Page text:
You’ve been a dutiful employee. You’ve worked hard, given your all, but still, your employer decided to let you go. Their reason for doing so doesn’t make a lot of sense to you, and it has you wondering if you are the victim of wrongful termination.
You have every right to question your firing. If anything about it turned out to be illegal, you have every right to hold your former employer accountable for their actions. Wrongful termination can be difficult to spot and prove, but there are usually signs that suggest it was a factor in a person’s firing.
Wrongful termination is…
Wrongful termination generally falls under one of three categories. These categories include:
- Firing for illegal reasons
- Termination that violates company policy
- Firing in violation of employee contract
A couple of examples of firing for illegal reasons include discrimination-based termination and retaliation. As far as violating company policy goes, you must prove the company didn’t follow the approved process for firing. If a company fires a contracted employee, the employer may be in breach of contract. Outside of these three categories, if you left your job due to an unbearable work environment, you may claim wrongful termination for constructive discharge.
What about at-will employees?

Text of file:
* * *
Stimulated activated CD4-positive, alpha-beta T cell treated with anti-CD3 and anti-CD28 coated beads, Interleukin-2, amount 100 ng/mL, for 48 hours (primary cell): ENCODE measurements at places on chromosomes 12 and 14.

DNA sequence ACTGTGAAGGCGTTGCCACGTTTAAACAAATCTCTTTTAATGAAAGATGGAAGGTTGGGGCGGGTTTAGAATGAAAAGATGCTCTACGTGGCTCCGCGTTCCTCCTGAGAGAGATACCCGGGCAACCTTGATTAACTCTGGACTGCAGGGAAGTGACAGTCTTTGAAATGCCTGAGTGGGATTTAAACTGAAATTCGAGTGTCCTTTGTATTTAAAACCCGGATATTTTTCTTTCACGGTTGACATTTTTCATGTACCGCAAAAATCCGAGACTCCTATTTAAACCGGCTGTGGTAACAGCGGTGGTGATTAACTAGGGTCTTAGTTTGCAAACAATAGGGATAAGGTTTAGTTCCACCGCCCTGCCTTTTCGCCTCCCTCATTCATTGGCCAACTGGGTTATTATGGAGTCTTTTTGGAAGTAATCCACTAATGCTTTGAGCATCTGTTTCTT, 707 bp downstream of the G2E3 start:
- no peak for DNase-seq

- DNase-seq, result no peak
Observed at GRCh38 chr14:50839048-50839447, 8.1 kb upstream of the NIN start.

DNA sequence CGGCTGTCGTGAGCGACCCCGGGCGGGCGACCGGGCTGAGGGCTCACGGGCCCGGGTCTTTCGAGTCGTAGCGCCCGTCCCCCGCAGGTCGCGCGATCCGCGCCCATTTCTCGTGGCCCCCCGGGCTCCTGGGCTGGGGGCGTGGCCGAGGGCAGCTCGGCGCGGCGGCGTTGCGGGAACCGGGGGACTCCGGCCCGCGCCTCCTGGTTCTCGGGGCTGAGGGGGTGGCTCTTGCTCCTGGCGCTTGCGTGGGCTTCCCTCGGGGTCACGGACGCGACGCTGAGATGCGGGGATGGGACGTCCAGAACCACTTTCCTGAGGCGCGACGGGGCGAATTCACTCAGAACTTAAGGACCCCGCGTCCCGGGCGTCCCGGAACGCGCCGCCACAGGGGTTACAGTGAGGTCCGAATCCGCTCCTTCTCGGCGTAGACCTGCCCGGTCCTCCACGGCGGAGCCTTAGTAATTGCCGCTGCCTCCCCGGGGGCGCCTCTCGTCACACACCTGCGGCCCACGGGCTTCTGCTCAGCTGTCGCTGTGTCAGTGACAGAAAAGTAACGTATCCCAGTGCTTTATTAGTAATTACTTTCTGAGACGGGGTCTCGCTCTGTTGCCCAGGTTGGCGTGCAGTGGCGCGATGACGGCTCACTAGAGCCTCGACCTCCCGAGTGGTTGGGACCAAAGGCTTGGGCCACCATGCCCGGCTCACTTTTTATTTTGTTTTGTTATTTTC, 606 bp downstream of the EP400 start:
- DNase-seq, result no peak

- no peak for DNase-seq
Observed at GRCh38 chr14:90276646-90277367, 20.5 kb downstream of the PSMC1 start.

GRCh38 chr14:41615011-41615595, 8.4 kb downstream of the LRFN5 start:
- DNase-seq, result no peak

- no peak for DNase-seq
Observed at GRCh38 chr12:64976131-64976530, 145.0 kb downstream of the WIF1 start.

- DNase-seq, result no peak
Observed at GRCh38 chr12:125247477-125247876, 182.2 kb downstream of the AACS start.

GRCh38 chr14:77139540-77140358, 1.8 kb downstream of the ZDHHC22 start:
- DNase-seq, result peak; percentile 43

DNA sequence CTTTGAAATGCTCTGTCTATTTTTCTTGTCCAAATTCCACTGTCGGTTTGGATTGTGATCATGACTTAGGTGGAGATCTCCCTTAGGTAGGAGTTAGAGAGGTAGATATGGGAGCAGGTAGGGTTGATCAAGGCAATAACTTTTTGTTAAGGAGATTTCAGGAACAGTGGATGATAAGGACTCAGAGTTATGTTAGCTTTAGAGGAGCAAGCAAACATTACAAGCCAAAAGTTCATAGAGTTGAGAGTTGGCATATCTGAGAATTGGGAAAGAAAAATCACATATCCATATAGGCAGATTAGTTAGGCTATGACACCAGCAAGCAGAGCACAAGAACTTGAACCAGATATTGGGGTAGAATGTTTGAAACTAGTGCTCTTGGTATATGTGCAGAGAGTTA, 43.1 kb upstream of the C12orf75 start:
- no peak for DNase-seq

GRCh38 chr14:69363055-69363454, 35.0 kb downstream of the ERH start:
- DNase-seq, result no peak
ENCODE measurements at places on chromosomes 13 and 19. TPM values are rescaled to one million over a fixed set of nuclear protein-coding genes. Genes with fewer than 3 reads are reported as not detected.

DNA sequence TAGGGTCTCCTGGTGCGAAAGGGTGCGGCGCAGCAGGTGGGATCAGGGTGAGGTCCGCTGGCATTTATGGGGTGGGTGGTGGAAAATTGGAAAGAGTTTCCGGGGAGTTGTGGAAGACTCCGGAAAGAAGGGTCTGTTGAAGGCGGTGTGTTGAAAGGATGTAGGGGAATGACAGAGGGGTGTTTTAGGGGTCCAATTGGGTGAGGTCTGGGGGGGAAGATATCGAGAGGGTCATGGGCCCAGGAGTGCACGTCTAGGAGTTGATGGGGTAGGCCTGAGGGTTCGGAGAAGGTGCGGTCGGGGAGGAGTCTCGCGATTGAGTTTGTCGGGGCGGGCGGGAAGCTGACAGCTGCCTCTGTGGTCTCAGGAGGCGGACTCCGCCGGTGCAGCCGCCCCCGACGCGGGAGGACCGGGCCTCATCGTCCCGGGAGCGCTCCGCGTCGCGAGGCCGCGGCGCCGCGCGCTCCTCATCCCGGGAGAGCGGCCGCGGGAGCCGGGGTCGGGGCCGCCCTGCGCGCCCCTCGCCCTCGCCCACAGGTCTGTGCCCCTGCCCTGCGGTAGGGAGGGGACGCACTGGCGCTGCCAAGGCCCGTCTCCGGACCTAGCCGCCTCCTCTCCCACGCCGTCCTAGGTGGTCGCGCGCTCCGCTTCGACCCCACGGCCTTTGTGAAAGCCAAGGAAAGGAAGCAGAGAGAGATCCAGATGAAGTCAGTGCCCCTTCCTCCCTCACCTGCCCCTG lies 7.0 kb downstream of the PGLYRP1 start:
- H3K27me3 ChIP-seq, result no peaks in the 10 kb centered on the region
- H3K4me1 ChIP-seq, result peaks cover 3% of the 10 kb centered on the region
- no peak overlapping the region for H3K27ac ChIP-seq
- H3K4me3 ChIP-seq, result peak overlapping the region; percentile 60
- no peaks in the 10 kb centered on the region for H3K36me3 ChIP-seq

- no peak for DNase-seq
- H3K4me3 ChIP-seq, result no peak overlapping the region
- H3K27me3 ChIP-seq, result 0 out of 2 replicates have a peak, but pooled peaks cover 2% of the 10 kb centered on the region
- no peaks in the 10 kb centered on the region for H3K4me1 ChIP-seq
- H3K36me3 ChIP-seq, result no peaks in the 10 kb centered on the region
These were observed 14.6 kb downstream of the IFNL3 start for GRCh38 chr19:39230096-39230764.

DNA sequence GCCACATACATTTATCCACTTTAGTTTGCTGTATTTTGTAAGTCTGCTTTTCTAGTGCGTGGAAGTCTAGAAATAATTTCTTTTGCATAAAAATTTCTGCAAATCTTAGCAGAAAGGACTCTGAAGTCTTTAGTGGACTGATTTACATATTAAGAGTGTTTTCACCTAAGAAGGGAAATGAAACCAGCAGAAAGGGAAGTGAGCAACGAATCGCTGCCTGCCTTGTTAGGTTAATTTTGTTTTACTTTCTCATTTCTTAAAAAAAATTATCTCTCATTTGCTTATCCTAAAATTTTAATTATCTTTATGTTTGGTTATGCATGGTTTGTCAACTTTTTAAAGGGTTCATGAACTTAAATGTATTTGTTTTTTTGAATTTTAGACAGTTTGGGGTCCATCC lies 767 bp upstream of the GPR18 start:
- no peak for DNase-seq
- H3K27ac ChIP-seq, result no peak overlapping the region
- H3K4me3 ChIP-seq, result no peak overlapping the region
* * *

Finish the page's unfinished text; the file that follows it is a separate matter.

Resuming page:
Most employers hire workers as at-will employees. This means that a business can let its employees go without reason. These employees can still file wrongful termination claims if they have reason to believe their firing was illegal in some way.
What can you do?
If your employer lets you go and you feel it was a wrongful termination, there are a few things you can do to remedy the situation. You may be able to appeal the decision directly with your employer. If you believe discrimination was a factor, you may file claims with the Department of Labor and Equal Employment Opportunity Commission. Finally, you may file legal claims against your employer in a California civil court.
Sometimes, the threat of litigation is enough for a business owner to settle with a former employee, and sometimes, these cases do end up going to trial. Either way, if your case is successful, you may be granted your job back, if that is something you desire, and you may receive some level of monetary compensation for your losses. How much you receive in the end depends on the specific details of your case.